Facebook’s IPO debuted at $38 only a few months ago, and as of today (August 3), it’s now around $21. Other well known companies like Groupon, Zynga and Pandora are well down from their IPO prices as well.
This is a good thing, because none of those companies has a proven and sustainable business model to support their IPO valuations. Facebook has lots of active users, but has to yet to demonstrate how to make enough money to justify a market cap higher than GE or a price to earnings ratio of five times Apple. For Facebook to justify even its current stock price (almost half of IPO) it would have to grow its revenue at 20-30% per year for years into the future. Given how saturated the user base has become, this means Facebook has to figure out how to monetize its current user base, do it quickly, and keep doing it for years to come. It’s possible, but I wouldn’t bet much money on it.
The fact that investors recognize this fact and are not buying up Facebook stock just because it’s sexy, shiny, and has lots of users is a very good thing for entrepreneurs. The late 90s were different – a time when investors routinely ignored the basic premise of a business (make money!) and instead focused on a hopeful future where lots of users automatically equal lots of money. Investors threw money at anyone with a .com in their name. Having lots of users can lead to lots of money (see Google, a very fairly priced stock) but not without great technology, good use cases, a solid business plan, and solid execution. Facebook has good technology, but the business and use cases are still a work in progress, and their execution (particularly in the PR department) has been weak at best.
I don’t dislike Facebook and hope they succeed and do well, but their stock price should sink to a level that makes more sense. I just feel bad for the non-institutional investors who didn’t do their homework.
When the stock market crashed in 2000, lots of good companies imploded along with all of the bad ones. We’re far less likely to experience that again if investors pay more attention to fundamentals. And that means more good small companies will get the money and support they need to become great big companies.
The value in tech companies like Wikipedia, YouTube, Twitter, Flickr, and so on, is the platform they provide to allow their users to express themselves. They provide tools that blur the lines between consumers and producers of content and profit by increasing access for their users and by providing the best possible experience.
On the other hand, traditional publishers (music, film, book, academic publishing) are simply a delivery mechanism for the creative work of others. They profit by restricting and controlling access, in ways not always aligned with the success of the actual author of the work. The Internet has greatly reduced their traditional value added by physical distribution of media. Content creators are beginning to find their ways around the traditional publishers, by using technology created by the companies that are protesting the new anti-piracy laws being considered in Congress.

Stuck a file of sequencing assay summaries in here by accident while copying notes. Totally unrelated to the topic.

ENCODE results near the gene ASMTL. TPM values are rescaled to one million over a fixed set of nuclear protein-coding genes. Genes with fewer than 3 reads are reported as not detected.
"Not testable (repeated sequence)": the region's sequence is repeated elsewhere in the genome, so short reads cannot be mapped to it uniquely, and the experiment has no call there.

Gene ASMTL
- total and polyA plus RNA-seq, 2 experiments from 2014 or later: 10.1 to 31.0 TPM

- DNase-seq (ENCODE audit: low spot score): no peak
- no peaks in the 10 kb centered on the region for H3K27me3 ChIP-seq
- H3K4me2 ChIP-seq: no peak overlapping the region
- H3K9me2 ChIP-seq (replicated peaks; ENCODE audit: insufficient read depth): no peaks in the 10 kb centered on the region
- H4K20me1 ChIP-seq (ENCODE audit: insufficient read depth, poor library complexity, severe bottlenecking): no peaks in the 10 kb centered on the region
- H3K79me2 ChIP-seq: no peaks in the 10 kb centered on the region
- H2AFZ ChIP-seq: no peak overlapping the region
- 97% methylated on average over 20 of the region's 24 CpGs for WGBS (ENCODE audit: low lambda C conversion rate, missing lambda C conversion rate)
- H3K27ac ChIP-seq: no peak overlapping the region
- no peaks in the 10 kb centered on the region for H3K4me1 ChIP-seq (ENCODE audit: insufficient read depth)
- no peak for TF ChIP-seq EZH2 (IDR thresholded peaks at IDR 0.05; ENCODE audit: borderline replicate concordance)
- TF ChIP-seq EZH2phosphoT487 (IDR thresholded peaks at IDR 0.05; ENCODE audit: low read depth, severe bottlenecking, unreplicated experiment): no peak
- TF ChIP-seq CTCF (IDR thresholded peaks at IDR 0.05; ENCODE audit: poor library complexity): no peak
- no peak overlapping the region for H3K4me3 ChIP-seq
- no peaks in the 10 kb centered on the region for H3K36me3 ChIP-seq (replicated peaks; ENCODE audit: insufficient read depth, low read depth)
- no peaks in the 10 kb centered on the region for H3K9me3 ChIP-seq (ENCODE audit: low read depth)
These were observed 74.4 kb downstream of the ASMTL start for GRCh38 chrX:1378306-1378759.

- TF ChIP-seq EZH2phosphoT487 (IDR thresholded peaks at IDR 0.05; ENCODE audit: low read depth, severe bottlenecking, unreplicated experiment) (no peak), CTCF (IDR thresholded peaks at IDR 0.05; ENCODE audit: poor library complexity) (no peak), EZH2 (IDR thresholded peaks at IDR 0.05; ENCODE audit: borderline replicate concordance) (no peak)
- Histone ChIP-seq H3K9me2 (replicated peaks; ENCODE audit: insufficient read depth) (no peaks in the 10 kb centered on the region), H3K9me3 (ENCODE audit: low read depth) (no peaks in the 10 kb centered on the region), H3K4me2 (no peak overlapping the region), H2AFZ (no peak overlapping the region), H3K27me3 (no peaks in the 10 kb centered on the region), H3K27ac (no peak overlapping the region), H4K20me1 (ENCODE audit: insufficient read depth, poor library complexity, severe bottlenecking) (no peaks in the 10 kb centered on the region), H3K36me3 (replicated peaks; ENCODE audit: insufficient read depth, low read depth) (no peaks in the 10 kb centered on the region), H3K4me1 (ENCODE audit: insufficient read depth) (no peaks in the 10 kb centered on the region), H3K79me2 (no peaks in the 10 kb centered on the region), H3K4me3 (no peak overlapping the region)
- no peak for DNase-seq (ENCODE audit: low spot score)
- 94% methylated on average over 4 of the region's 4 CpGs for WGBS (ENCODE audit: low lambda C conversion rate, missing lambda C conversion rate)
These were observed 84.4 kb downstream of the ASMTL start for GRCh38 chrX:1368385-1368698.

There is nothing inherently wrong with intellectual property protection, and in fact, many of those tech companies fighting against the laws are incredibly protective of their own software IP. The Google campus is tightly controlled – be prepared to talk to security if you snap a picture with your cell phone inside one of their buildings. Tech companies stay competitive not with lawyers and lobbyists, but with engineers and product managers.
This is not a battle between those who want to prevent privacy and those who don’t, which is what the laws’ proponents want you to believe. This is a battle over how much power the government has to regulate access for the majority of web users who do not violate copyright laws in the name of stopping the minority who do. Laws didn’t push music file sharing sites out of the mainstream – Apple’s iTunes Store did.
Let’s hope the recent online protests force Congress to learn enough about the underlying technology and the new media landscape before they pass laws with unintended consequences.
It’s no wonder these two sides are battling it out in public. The side that stays in front stands to profit. Unfortunately for the publishers, unless they find new ways to add value to the content they are distributing, they may win a battle or two, but they will surely lose the war.
It’s fun to watch a 20 month old boy interact with the world. Ben has discovered a great game to stay entertained:
- Locate stick.
- Locate object that is not stick.
- Hit object with stick repeatedly.
- If stick breaks, return to step 1.
- If object breaks, return to step 2.
- If parent freaks out, continue with step 3 as long as physically possible.